Continued on: Revised:
PARIS (AFP) – Pushing his hand firmly into his cheek and his eyes fixed on the table, Garry Kasparov took one last deep look at the chessboard before leaving the room: the chess king had just been beaten by the computer.
May 11, 1997 was a turning point for the relationship between man and machine, when the artificial intelligence (AI) supercomputer Deep Blue finally achieved what developers had been promising for decades.
It was an “incredible” moment, AI expert Philippe Rowlett told AFP, even if the lasting technical impact was not that big.
“Deep Blue’s victory made people realize that machines can be as strong as humans, even in their field,” he said.
Developers at IBM, the American firm that created Deep Blue, were pleased with the victory, but quickly focused on wider importance.
Chung-Jen Tan, head of the Deep Blue team, listed the potential benefits from post-match financial analysis to weather forecasting, saying, “It’s not about man versus machine. It’s really about how we How humans use technology to solve difficult problems.
Even Chung would have struggled to understand how central AI has become now – finding applications in nearly every area of human existence.
“AI has exploded over the past 10 years,” UCLA computer science professor Richard Korf told AFP.
“Now we’re doing what used to be impossible.”
‘A man cracked’
After his defeat, Kasparov, still widely regarded as the greatest chess player of all time, was furious.
He indicated that there had been inappropriate behavior, denied that he had in fact lost and concluded that nothing had been proved about the power of the computer.
He explained that the match could be seen as “a man, the best player in the world, (who) is torn under pressure”.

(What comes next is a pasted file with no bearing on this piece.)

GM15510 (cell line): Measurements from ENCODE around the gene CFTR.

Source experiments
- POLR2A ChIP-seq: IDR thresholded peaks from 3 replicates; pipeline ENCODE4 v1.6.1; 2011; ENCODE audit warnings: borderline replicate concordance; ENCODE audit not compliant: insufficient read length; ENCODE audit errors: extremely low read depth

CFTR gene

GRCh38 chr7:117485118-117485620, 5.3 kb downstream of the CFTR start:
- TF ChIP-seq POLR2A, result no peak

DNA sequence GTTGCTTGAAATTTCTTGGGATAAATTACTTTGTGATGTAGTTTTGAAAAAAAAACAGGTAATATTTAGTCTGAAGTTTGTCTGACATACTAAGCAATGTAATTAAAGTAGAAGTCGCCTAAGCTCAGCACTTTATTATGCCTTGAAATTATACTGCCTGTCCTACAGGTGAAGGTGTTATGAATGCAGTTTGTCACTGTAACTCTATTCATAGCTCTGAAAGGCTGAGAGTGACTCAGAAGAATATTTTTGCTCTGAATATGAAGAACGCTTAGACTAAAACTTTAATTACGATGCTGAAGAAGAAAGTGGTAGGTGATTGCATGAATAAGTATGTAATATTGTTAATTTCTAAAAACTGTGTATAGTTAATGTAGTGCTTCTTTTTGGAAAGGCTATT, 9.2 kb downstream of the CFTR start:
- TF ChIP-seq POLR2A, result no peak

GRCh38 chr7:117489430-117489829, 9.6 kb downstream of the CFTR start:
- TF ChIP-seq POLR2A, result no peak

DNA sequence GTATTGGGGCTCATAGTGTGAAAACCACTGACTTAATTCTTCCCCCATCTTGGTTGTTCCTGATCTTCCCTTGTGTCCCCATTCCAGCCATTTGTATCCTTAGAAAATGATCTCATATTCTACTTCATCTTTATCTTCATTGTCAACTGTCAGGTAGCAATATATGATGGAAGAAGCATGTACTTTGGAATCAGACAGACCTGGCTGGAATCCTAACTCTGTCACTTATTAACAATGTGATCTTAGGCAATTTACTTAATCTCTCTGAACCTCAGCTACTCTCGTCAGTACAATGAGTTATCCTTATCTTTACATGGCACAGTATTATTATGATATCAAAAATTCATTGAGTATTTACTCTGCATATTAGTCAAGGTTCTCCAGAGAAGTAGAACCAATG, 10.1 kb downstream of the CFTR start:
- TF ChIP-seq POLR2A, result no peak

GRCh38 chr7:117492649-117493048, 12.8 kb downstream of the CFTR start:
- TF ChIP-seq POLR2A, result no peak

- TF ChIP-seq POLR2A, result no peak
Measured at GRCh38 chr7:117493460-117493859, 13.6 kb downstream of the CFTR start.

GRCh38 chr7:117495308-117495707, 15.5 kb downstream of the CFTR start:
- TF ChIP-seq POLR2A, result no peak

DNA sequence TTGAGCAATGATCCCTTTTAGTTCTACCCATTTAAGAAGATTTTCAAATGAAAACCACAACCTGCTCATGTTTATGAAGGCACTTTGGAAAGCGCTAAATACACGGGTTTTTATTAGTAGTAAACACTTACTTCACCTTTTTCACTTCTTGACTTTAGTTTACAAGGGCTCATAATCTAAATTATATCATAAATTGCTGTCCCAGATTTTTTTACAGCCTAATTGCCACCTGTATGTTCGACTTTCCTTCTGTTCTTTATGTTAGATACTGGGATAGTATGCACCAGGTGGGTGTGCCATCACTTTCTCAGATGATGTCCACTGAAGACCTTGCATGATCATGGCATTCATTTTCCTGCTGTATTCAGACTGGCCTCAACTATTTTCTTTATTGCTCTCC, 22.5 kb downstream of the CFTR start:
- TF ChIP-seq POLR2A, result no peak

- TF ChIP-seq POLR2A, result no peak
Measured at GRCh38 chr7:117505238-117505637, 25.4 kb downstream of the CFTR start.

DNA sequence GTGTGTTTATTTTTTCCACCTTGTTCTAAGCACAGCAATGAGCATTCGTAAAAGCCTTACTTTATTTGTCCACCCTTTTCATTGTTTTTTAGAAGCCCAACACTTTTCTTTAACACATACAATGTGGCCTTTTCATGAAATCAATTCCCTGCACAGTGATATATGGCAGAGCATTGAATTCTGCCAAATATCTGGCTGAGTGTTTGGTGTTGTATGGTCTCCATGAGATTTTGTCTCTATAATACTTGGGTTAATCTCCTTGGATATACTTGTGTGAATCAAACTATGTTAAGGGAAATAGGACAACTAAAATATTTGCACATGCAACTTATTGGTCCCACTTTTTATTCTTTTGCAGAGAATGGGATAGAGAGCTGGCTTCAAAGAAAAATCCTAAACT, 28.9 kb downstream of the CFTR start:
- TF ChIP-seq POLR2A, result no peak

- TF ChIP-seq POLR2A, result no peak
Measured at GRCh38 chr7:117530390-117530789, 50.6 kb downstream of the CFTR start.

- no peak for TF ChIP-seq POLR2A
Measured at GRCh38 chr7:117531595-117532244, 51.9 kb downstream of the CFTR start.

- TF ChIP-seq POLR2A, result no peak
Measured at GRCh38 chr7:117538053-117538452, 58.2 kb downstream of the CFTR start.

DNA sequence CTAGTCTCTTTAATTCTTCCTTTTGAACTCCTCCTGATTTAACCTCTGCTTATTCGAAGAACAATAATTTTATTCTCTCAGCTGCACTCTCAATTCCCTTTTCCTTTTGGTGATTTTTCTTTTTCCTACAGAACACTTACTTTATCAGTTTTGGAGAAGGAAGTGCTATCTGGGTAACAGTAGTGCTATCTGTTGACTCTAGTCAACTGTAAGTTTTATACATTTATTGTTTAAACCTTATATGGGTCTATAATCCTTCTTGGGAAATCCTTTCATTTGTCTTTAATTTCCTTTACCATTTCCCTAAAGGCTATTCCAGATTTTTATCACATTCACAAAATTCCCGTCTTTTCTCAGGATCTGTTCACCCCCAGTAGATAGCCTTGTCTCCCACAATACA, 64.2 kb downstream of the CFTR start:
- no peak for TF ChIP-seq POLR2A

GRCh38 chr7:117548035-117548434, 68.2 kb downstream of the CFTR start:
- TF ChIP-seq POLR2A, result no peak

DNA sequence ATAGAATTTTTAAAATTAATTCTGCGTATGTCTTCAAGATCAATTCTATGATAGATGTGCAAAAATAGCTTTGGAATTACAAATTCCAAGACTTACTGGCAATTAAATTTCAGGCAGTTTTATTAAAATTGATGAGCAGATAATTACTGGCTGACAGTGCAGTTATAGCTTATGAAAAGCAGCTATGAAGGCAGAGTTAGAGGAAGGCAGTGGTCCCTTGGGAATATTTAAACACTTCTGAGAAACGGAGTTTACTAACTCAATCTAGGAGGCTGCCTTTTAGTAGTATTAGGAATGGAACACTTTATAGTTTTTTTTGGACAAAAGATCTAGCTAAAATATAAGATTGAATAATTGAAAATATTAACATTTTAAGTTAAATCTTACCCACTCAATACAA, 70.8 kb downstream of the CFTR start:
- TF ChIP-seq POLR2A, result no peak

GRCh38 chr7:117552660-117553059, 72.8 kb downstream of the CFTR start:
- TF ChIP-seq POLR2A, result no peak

The computer was beatable, he argued, because it had too many weak points.
Nowadays, the best computers will always beat even the strongest human chess players.
AI-powered machines have mastered every game and now there are huge worlds to conquer.
Korf cites remarkable advances in facial recognition that have helped make self-driving cars a reality.
Yan Lecan, head of AI research at Meta/Facebook, told AFP there had been “absolutely incredible progress” in recent years.
But one of the founding fathers of modern AI, achievements of today’s computers include “the ability to translate any language into a set of 200 languages” or “a neural network that understands 100 languages”. Lists in the list.
This is a far cry from 1997, when Facebook didn’t even exist.
Machines ‘not a threat’
Experts agree that the Kasparov match was important as a symbol but with little left in the way of technical legacy.
“There was nothing revolutionary in the design of Deep Blue,” Korff said, describing it as an evolution of the methods around the 1950s.
“It was also a piece of dedicated hardware designed just for playing chess.”
Facebook, Google and other tech firms have pushed AI in all other directions.
They have fueled increasingly powerful AI machines with unimaginable amounts of data from their users, serving up ruthlessly targeted content and advertising, and crafting trillion-dollar companies in the process.
AI technology now helps determine anything from room temperature to the cost of vehicle insurance.
Appliances from vacuum cleaners to doorbells come with arrays of sensors to better present AI systems with data to target consumers.
While critics lament the loss of privacy, enthusiasts agree that AI products make everyone’s life easier.
Despite his painful history with machines, Kasparov is largely taken aback by the increasingly dominant state of AI.
“There is no evidence that the machines are threatening us,” he told AFP last year.
“The real danger comes not from killer robots but from people – because people still have a monopoly on evil.”
© 2022 AFP